Introduction to the DOM of IE/ Firefox

This tutorial is written by Timothy Francis Brady, with revisions by You can visit Timothy's homepage here.

If you're a JavaScript programmer, the chances are, you've heard of something called the DOM. However, just what exactly is it? How do you program using it? As both IE and Firefox move toward conforming to the W3C proposed standards in terms of scripting and manipulating the document, the DOM takes center stage in all of us. The following is an introductory, crash course on the DOM of modern browsers such as IE and Firefox. Read it, and if nothing else, fear the DOM no more.

What is the DOM?

DOM stands for Document Object Model, and allows programmers generic access - adding, deleting, and manipulating - of all styles, attributes, and elements in a document. It can be accessed via any language available in the browser, including Java, JavaScript/ECMAScript/JScript, and VBScript (MSIE only). For practicality's sake, the syntax used in this tutorial will be that of JavaScript. The DOM is supported most completely starting in IE 5 and Gecko (NS6 and upwards, such as Firefox.)

Every tag, attribute, style, and piece of text is available to be accessed and manipulated via the DOM -- the possibilities are endless. This tutorial will cover the basics of the DOM: adding and removing tags, attributes and styles, animating existing elements, and hiding/ showing elements on a page. Obviously, to cover the entire scope of all that the DOM has to offer, an entire book is needed. This tutorial simply serves as an introduction to the subject. Just so you know.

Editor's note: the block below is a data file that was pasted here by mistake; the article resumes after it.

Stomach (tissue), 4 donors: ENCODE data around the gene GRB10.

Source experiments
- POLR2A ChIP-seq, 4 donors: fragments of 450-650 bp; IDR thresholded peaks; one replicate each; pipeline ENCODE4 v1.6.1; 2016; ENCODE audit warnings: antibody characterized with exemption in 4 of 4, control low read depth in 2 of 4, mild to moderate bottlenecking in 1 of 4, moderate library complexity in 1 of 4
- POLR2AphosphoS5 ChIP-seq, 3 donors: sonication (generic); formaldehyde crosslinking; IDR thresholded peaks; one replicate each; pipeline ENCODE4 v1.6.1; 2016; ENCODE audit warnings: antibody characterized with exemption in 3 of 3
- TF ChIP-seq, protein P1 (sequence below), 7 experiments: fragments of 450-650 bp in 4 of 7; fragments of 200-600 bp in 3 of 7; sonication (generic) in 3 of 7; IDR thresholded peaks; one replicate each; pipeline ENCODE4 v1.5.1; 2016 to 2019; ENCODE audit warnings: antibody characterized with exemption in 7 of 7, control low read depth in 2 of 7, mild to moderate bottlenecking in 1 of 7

The DOM is constantly being revised by the W3C, with browsers at the same time constantly trying to support the latest recommended version of the DOM. As of IE6 and Firefox 1.0, DOM 2 best encompasses what the two browsers currently support. DOM 3 is the next major version in the works.

Before you get started, you need to know a few terms that we will use:

  • Node: A reference to an element, its attributes, or text from the document.
  • Element: A representation of a <TAG>.
  • Attribute: A property of an element. HREF is an attribute of <A>, for example.

With that said, lets discuss browser compatibility now.

The DOM and browser compatibility

IE5 and Netscape 6 can be considered the first two browsers to begin supporting the modern DOM, or DOM level 2. More modern browsers that followed such as Firefox offer more complete support for DOM 2 (though not 100%). Luckily we don't really have to know exactly the browser versions that support DOM 2, as we can just use object detection to generically detect support for a particular DOM property or method we want to use. In the DOM, the most commonly used method is:


Due to this, we can just detect support for this method before proceeding with our DOM related code:

if (document.getElementById)